As usual, there are data carriers – the one on the left has a striated appearance on the spectrum which suggests there is a particular “idle pattern” which is interrupted by data (darkish bands). But more interesting is the two strong CW lines to the left, which I suppose is the reference frequency beacon for this system, sent through the satellite, to allow end-user terminals to use this as a frequency reference to keep their oscillators in check.

On the vertical polarity, there is another wide system with a different striated pattern, next to what appears to a TDMA or FHSS system.

On the horizontal polarity, there’s a mixture of reference pilot tones, narrow/medium/wide data carriers and slotted TDMA style systems.

Beacons

When it comes to Measat 3/3a beacons, it seems that we have a mixture of H and V beacons in the upper part of the C-band. This is not unexpected – we do have two satellites co-located in the slot, so we can expect twice as many beacons. The upper-end beacons appear to be at approximately:

  • 4178.688Mhz (H, unmodulated)
  • 4178.958Mhz (H, unmodulated)
  • 4186.018Mhz (H, modulated – 10Mhz spacing)
  • 4196.028Mhz (H, modulated – 10Mhz spacing)
  • 4191.418Mhz (V, modulated)
  • 4199.028Mhz (V, modulated – 1Mhz spacing)
  • 4200.028Mhz (V, modulated – 1Mhz spacing)

The above is 4186H, and it seems that it is an AM modulated beacon with two FSK/PSK subcarriers.

The one at 4196H follows much the same scheme, but with one FSK subcarrier.

4200V appears to have a subcarrier but it seems to be a single carrier of narrower form compared to the other FSK/PSK carriers but that could be a bit deceptive due to the weak signal nature.

4199V appears to be much the same as the above – a bit more narrow with a single subcarrier.

4191.4V has a wider subcarrier that appears like the other FSK/PSK type of wider sort.

While looking around, it seems there is a lower-end beacon as well at about 3449.349Mhz which seems to be circular polarized with one FSK/PSK subcarrier.

Conclusion

Communications satellites carry more than just TV and without something more sophisticated than a DVB-S/S2 tuner card, you might miss it. It’s probably no big problem, but it’s good to know that while the direct-to-home popularity seems to be waning, the bandwidth is actively being used by other satellite modems and VSAT terminals for data connectivity. The signals are, even looking visually at the analyzer output, rather interesting to see for the first time.

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C-band Sats – Part 1: Introduction to Satellite Hunting

It was a little more than a month ago in March, during some wet weather and a lull in my job-hunting schedule, that I thought I’d embark on a C-band satellite hunt. No, I’m not shooting down satellites … it’s just my term for scanning the skies. After all, I had moved back to the house where I had installed a 2.3m mesh C-band dish seven years ago and finally got myself unpacked to the stage of being functional again.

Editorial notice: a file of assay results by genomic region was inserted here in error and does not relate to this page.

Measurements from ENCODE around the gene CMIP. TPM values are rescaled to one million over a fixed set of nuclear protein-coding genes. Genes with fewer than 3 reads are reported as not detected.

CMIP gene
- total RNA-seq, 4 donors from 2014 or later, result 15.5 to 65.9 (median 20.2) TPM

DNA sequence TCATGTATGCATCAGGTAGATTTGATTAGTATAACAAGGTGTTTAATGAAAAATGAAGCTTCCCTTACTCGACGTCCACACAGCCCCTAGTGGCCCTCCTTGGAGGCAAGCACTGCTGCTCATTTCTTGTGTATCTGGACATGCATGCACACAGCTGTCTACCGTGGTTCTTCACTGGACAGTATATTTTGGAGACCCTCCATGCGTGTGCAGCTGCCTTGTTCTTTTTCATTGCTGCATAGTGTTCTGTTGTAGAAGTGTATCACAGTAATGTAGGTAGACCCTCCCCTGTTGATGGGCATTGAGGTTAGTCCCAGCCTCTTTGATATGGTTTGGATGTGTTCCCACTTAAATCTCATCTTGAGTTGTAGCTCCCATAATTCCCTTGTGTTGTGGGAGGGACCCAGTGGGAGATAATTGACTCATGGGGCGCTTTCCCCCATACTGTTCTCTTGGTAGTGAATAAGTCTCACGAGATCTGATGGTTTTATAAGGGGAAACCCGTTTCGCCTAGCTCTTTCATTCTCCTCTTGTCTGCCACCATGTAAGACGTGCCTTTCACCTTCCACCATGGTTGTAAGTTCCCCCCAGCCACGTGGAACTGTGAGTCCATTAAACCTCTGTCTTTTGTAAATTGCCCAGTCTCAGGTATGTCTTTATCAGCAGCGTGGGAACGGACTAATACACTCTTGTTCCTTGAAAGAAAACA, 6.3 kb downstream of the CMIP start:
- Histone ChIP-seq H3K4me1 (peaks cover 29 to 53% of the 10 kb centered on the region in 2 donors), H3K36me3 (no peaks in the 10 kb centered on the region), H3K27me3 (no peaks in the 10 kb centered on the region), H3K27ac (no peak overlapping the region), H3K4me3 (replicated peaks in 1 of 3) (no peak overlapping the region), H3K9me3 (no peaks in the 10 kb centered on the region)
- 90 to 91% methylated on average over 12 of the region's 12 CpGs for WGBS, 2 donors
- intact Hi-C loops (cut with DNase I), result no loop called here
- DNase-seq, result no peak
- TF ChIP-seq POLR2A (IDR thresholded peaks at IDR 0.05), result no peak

For the most part, in the intervening years, this dish pointed at ChinaSat 6B with only one phase of scanning the skies around 2013 (that I didn’t report on). Back then, I had a limited set of equipment, relying on my TBS 6925 and Crazyscan to lock onto DVB-S/S2 signals. As a result, I missed quite a few satellites as I just couldn’t find them in the sky. Getting an accurate aim with a relatively primitive “beeper” style satellite finder on those lesser-used satellites can be absolutely impossible for a beginner.

Now that I was equipped with a Tektronix RSA306 spectrum analyzer and a lot more experience it would be good to do it again. In-between, I was playing with Ku equipment since it’s more manageable in a small backyard at the other house, so satellite hunting has become something I’ve become experienced at, but using an RTL-SDR is hardly optimal. Even more unfortunate was the declining health of my favourite TBS 6925 satellite tuners, leaving me without any reliable way of detecting, locking and analyzing 16APSK/32APSK transmissions, or even those using Adaptive Coding and Modulation / Variable Coding and Modulation (ACM/VCM) or Multiple Input Stream (MIS) / Generic Stream formats.

But I don’t let a few minor challenges stop me from a satellite hunt. After all, direct-to-home satellite seems to be a shrinking market in Australia and the cheap mesh dish probably doesn’t have much life left. Unfortunately, this also means getting a new dish isn’t easy or cheap either, so I might as well make the most of what’s left as my Dad no longer watches satellite – complaining of the low quality of satellite and the improved convenience of video-on-demand through the internet.

C-Band Satellite Basics

C-band satellite involves microwave signals beamed down to receivers in the 3400-4200Mhz band (downlink). This band has been used for this purpose since the early days of satellite television, originally termed Television Receive-Only (TVRO) when such C-band transmissions were used (primarily) to network studios and transmission facilities. Originally, transmissions were analogue and in-the-clear which limited the amount of programming on each satellite. Schemes to reduce analog bandwidth use and introduce conditional access scrambling were employed, such as D2-MAC.  This was later followed by digital broadcasting in the late 90’s (DVB-S) allowing multiple-channel-per-carrier operation (MCPC) and digital conditional access (DVB-CSA). At the present time, DVB-S2 has gained significant popularity as a more-efficient mode compared to DVB-S, and DVB-S2X has also been proposed for professional uses. It’s not uncommon to find satellites carrying hundreds of television programs.